Morimichi Takagi

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Morimichi Takagi
(Ibushigin, Muttsuriumon)

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Biographical Information[edit]

Known for his fine combination of speed, defense and power, Morimichi Takagi is one of the top second basemen in the history of Nippon Pro Baseball. Gene Martin said "Morimichi was as slick a second baseman as I've ever seen...Oh boy, he could hit!...and he could run." Not known for his personality, Takagi was once reputedly offered a million yen if he would smile more on the field.

He began his career with the Chunichi Dragons in 1960, hitting only .192/.238/.323 though he did become only the fourth NPB player to homer in his first at-bat when he went deep against Kazuyoshi Miyamoto. He muddled along over the next few years with lines of .212/.262/.302; .280/.295/.381 and .254/.294/.375. By that last season, '63, Takagi tied Tsuneo Takabayashi and Shigeo Nagashima for the Central League lead with six triples and his 50 steals (in 62 tries) led the league. He made the first of many Best Nine selections at second.

In 1964, Morimichi had a .293/.329/.417 line with 42 SB in 56 attempts and on May 8, he stole five bases in a game. He made his second Best Nine. He was so honored again in '65 when he produced at a .302/.344/.414 rate and swiped 44 of 55 to lead the league. He was fourth in the CL in average that season.

At age 24/25, Takagi had a .306/.337/.479 line with 17 homers and 20 steals in 29 tries. He was third in the Central with 82 runs, sixth in average, fourth in steals and made his fourth Best Nine. He also made his first All-Star team. An All-Star and Best Nine in '67, Morimichi had a .292/.327/.477 season with 19 homers. In 1968, he fell to .239/.303/.399 and was seriously injured when Tsuneo Horiuchi hit him in the face with a pitch.

Rebounding somewhat in '69, Morimichi batted .251/.298/.442 with a career-high 24 homers and stole 20. He had a .258/.282/.376 season the next year but hit into 17 double plays, the most in the league. In 1971, Takagi hit .239/.294/.339 and stole 28, but only hit eight homers. In '72, the 30/31-year-old hit .251/.282/.383.

The 1973 season had Takagi only hitting five homers, though his 28 steals led the league, the third time he had paced in that department. He hit .273/.322/.358 and made his third All-Star team. In '74, the veteran infielder produced at a .276/.320/.432 rate with 15 homers and made his 6th Best Nine. He won the Diamond Glove Award at second that year and Chunichi broke the Yomiuri Giants' run of 9 straight CL pennants. In the 1974 Japan Series, Takagi hit .364/.364/.545 but the Dragons lost to the Lotte Orions. Morimichi won the Fighting Spirit Award as the top performer on the losing entry.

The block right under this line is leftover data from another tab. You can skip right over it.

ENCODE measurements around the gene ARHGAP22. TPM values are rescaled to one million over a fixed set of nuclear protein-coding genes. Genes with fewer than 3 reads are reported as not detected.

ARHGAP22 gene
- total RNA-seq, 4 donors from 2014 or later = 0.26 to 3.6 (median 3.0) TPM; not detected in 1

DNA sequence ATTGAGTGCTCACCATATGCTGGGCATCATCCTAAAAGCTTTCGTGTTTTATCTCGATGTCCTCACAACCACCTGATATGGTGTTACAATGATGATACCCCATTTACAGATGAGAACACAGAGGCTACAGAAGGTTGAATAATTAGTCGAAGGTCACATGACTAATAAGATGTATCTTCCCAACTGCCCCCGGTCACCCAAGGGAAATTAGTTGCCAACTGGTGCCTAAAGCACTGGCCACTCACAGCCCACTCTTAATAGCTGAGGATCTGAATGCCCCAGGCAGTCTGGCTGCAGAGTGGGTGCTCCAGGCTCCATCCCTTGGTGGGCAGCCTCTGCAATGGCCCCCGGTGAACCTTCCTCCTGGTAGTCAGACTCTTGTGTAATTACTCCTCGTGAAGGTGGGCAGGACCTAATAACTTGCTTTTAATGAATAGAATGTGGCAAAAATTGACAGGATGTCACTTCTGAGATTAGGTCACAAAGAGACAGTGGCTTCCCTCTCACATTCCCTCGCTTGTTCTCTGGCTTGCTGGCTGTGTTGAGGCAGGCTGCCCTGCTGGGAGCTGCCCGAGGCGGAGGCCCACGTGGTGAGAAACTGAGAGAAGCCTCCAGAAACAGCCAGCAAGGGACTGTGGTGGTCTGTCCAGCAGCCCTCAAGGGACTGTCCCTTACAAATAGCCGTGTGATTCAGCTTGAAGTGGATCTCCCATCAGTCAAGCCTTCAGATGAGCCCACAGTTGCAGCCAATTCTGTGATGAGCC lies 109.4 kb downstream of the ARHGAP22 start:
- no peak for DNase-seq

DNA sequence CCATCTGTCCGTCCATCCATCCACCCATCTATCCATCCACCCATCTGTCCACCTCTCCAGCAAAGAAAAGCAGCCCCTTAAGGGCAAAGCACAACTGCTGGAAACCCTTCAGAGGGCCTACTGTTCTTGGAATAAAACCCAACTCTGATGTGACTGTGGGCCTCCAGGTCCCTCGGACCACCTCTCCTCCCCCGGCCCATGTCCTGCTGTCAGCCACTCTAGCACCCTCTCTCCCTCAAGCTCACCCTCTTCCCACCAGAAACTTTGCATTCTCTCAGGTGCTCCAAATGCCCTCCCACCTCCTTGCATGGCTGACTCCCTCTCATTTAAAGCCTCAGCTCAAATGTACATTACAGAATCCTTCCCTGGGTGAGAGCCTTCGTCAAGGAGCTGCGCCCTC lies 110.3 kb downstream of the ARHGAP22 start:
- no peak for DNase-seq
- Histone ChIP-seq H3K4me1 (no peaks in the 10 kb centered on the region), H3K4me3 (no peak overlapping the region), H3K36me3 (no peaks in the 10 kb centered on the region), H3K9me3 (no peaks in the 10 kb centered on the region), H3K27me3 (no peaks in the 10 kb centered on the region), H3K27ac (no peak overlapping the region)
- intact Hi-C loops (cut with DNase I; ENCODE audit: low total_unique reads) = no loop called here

In '75, the second baseman had a .294/.329/.460 batting line and followed with a .265/.289/.436 season. He made his 7th Best Nine in 1977, tying Shigeru Chiba's record for the position; it has not been broken as of 2006. He had a .291/.323/.470 line with 20 homers and won another Diamond Glove.

The year he turned 37, Takagi batted .283/.309/.468 and he followed with a .300/.344/.428 year in which he made his fourth and last All-Star appearance. He also led the CL with 18 sacrifice bunts and was again honored as the top fielder at second in the league. In 1980, he wrapped up his career with a .233/.288/.329 year.

Overall, Morimichi had hit .272/.310/.411, stolen 369 bases in 508 tries and homered 236 times. Through 2005, he was tied for 24th all-time in NPB with 55 triples, 26th in doubles (346), 14th in hits (2,274), 18th in runs (1,120), 22nd in total bases (3,438), 11th in steals, 26th in sacrifice bunts (200), tied for 26th with 121 double plays ground into, 11th in games (2,282) and 8th in hits (8,367).

After retiring as a player, Takagi coached for Chunichi and managed in their minor leagues. He went 29-35-4 as an interim manager in 1986 and replaced Senichi Hoshino at the helm in 1992, when they went 60-70 but finished last. In '93, the club was 73-57-2 and was in second and they repeated there the next year at 69-61, only one game out of first. In 1995, Chunichi slipped to a 13-26 start and Takagi was axed in June. Hoshino eventually got the job back the next year.

Takagi was voted into the Japanese Baseball Hall of Fame in 2005. Takagi returned to manage Chunichi in 2012, replacing Hiromitsu Ochiai. The team was 75-53-16 his first year at the helm but fell to 64-77 in 2013 and he was canned in favor of Motonobu Tanishige.

Sources: Remembering Japanese Baseball by Rob Fitts, by Gary Garland

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